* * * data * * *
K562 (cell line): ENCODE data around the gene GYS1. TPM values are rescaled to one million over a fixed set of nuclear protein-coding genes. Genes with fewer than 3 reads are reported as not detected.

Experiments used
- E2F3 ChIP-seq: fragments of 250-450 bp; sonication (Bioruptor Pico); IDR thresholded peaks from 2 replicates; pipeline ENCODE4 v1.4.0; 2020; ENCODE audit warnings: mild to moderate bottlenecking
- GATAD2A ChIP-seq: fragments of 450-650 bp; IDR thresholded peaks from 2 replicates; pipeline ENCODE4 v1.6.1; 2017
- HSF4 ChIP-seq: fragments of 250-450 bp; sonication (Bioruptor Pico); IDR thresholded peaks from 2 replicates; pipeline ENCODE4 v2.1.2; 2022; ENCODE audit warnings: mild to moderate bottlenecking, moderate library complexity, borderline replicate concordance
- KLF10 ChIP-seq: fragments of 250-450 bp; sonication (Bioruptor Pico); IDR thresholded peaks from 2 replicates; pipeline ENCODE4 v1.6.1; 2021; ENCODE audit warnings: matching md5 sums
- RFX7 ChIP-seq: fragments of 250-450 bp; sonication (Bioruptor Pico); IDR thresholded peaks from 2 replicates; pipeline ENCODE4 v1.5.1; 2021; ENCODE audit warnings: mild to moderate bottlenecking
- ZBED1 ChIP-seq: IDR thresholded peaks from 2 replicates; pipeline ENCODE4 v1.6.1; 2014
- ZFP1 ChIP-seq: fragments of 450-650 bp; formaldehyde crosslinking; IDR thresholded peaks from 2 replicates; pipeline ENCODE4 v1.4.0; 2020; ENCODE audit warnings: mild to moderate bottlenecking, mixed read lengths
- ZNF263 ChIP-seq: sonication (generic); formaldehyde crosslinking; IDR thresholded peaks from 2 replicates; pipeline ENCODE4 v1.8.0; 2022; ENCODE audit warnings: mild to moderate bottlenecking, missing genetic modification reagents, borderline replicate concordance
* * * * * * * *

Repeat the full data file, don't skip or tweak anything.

K562 (cell line): ENCODE data around the gene GYS1. TPM values are rescaled to one million over a fixed set of nuclear protein-coding genes. Genes with fewer than 3 reads are reported as not detected.

Experiments used
- E2F3 ChIP-seq: fragments of 250-450 bp; sonication (Bioruptor Pico); IDR thresholded peaks from 2 replicates; pipeline ENCODE4 v1.4.0; 2020; ENCODE audit warnings: mild to moderate bottlenecking
- GATAD2A ChIP-seq: fragments of 450-650 bp; IDR thresholded peaks from 2 replicates; pipeline ENCODE4 v1.6.1; 2017
- HSF4 ChIP-seq: fragments of 250-450 bp; sonication (Bioruptor Pico); IDR thresholded peaks from 2 replicates; pipeline ENCODE4 v2.1.2; 2022; ENCODE audit warnings: mild to moderate bottlenecking, moderate library complexity, borderline replicate concordance
- KLF10 ChIP-seq: fragments of 250-450 bp; sonication (Bioruptor Pico); IDR thresholded peaks from 2 replicates; pipeline ENCODE4 v1.6.1; 2021; ENCODE audit warnings: matching md5 sums
- RFX7 ChIP-seq: fragments of 250-450 bp; sonication (Bioruptor Pico); IDR thresholded peaks from 2 replicates; pipeline ENCODE4 v1.5.1; 2021; ENCODE audit warnings: mild to moderate bottlenecking
- ZBED1 ChIP-seq: IDR thresholded peaks from 2 replicates; pipeline ENCODE4 v1.6.1; 2014
- ZFP1 ChIP-seq: fragments of 450-650 bp; formaldehyde crosslinking; IDR thresholded peaks from 2 replicates; pipeline ENCODE4 v1.4.0; 2020; ENCODE audit warnings: mild to moderate bottlenecking, mixed read lengths
- ZNF263 ChIP-seq: sonication (generic); formaldehyde crosslinking; IDR thresholded peaks from 2 replicates; pipeline ENCODE4 v1.8.0; 2022; ENCODE audit warnings: mild to moderate bottlenecking, missing genetic modification reagents, borderline replicate concordance